There’s something to be said for everything falling apart, for not being able to hold something together no matter how much we try. We see it as failure, sadness, and loss. And if we can hang in there through the falling down, we find that on the other side of every kind of death—a dream, a relationship, a drastic change, and even the big death with a capital “D”—is a newness. Perhaps uncomfortable and maybe unwanted, but certainly a birth, a new way of being. Losing something we love, anything we love, is difficult and often painful. As someone who has lived through many deaths of every variety, I promise you there is life on the other side. Much to my surprise, that new life has always been better than the one that came before. Even the sad ones, even the ones I prayed would never happen. I grew from each one of those changes. I learned. I became a better person. More grateful, more aware. And that’s really the point of it all, isn’t it?
I know we can’t hang onto time though that doesn’t stop me from wishing it were possible. As I was admiring the stunning Fall foliage in Central Park, Phineas was rooting around in the leaves looking for a tasty morsel of something. My pup has a penchant for trash. I was explaining the dangers of eating things off the ground to him when we met one of our neighbors with her flat-coat retriever. This sweet dog was diagnosed with cancer during the summer, started chemotherapy, and then had to terminate treatment because of internal bleeding. “I’m not sure how she’s still alive,” said our neighbor through a lump in her throat.
My eyes started to well up with tears. Losing a dog is one of the worst kind of hurts I’ve ever known. I wanted to let my neighbor have her space and time with her dog so I told her how sorry I was and wished her well. I turned to leave to let my neighbor have her peace and so she didn’t see me cry. Phineas did something else, something I thought was quite extraordinary. He walked right up to his dear canine friend and gently bumped her chin with the top of his nose. Then he gave her a smooch. He knew what was happening. He was saying goodbye since we’ll probably never see this sweet pup again.
When we got a few blocks away and I finally got ahold of my tears, I knelt down on the ground and looked right into Phineas’s eyes. “Look Phineas,” I said, “I know you’ve got a lot on your plate but you’re going to have to find a way to live forever. Okay, buddy?” He gave me a smooch right on the nose, and I think that means he’s accepted the challenge. I can’t hang onto time; I’m hoping Phin can find a way.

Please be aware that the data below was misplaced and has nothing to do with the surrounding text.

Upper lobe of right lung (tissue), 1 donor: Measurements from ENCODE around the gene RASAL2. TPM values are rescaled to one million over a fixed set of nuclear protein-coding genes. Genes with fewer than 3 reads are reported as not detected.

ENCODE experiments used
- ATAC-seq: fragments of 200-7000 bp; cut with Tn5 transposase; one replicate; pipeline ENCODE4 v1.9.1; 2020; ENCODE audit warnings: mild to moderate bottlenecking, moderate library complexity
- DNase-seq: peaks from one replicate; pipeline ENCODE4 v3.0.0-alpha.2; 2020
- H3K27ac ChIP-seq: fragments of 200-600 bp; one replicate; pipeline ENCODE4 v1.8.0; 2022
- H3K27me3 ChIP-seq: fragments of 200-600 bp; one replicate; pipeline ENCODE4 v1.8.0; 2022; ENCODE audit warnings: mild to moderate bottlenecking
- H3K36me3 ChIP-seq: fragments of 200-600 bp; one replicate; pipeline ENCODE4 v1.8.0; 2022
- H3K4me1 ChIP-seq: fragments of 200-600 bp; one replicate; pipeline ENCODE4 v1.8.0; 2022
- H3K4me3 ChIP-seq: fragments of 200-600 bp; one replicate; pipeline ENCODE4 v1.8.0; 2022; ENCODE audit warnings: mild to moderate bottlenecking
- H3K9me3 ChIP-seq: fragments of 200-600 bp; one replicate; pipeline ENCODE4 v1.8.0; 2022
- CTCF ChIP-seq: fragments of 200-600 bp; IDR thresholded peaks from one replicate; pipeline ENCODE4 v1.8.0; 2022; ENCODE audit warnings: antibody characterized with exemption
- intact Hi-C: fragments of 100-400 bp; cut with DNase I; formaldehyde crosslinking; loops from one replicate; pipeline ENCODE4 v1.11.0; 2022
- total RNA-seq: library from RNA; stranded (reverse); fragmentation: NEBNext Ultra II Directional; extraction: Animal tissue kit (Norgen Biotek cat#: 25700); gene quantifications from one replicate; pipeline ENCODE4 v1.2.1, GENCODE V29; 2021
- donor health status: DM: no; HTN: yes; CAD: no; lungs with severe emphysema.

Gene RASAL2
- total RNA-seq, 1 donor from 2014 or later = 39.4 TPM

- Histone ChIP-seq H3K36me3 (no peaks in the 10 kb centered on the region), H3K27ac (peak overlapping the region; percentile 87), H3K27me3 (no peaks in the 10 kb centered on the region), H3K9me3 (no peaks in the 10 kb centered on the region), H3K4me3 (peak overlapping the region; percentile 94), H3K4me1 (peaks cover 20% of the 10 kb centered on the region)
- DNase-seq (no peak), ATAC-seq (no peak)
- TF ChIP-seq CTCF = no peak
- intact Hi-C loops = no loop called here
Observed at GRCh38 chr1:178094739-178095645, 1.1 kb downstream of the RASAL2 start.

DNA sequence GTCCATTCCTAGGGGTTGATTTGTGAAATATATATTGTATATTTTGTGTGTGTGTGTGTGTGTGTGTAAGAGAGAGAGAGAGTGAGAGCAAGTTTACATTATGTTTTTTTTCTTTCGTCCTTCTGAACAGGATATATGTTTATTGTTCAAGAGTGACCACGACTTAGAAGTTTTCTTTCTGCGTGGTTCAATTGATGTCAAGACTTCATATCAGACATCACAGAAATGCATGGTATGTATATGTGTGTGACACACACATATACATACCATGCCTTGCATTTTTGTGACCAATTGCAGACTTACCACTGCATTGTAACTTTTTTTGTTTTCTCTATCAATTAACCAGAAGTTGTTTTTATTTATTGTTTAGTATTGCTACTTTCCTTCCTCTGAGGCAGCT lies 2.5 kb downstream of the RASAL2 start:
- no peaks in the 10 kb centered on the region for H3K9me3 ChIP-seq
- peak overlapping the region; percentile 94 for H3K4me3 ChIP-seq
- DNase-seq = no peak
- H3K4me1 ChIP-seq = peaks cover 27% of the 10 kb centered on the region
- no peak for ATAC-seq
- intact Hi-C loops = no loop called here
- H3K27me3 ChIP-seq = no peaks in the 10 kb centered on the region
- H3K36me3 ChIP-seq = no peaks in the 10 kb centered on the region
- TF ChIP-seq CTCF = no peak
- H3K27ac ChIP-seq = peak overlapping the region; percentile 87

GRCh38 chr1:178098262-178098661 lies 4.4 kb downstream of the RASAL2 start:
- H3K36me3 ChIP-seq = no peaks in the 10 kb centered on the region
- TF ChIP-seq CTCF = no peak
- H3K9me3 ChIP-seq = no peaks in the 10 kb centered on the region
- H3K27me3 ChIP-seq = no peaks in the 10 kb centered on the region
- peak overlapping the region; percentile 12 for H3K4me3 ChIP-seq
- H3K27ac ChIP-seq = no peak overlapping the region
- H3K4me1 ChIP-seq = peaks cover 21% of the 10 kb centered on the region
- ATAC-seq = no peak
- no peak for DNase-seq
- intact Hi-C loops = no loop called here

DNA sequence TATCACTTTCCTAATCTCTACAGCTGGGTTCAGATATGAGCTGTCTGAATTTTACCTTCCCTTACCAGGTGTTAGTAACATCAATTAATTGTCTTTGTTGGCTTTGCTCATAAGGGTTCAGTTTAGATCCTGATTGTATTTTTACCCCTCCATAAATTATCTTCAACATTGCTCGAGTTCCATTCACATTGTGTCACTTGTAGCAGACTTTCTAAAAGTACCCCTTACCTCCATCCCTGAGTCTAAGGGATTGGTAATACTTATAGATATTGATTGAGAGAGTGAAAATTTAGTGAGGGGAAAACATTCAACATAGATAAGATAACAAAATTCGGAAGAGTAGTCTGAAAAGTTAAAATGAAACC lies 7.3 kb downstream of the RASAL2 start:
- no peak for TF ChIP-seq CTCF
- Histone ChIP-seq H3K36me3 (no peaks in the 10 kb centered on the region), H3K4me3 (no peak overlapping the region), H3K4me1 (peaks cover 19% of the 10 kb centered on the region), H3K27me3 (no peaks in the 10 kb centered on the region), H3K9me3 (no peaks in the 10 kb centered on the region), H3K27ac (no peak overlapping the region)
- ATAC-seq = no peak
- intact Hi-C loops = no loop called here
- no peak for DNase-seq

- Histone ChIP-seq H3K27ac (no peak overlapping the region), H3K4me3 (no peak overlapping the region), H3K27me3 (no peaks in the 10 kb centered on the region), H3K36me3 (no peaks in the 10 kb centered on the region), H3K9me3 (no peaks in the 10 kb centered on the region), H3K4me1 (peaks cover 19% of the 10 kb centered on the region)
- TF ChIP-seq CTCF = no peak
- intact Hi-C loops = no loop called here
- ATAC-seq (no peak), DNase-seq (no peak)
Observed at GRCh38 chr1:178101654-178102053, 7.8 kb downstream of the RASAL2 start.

I stood on the corner of 11th and Bleecker staring at my email on a shiny screen through teary eyes. I found out that one of my sweetest and most dedicated yoga students lost his long battle with cancer. Today I’m going to his funeral to celebrate his long, happy, and bright life. I’ll be remembering his smile, laugh, and very kind disposition. More than anything I’ll remember the peace that washed over his face as soon as we began the meditation portion of our classes. I’m so honored that I had a chance to know him; my life is richer for it. And I hope in some small way his was, too.
Yesterday, marked the 20th anniversary of my father’s passing. I’ve been alive longer without him than with him. To even fathom that 20 years has passed makes my mind numb. I remember that evening so clearly that I could recite my actions and thoughts of each minute. I think of it in frames of a film, a shutter action happening in between each. There’s some soaring music in the background that rises and falls in waves like water.
That night I was viscerally aware that I was literally closing one chapter of my life and opening another one with my bare hands. The door between those chapters was heavy and awkward. I knew that once it shut behind me that there was no going back. That feeling is lodged in my heart in a way that used to feel painful and now is just familiar. It’s become one of my oldest friends.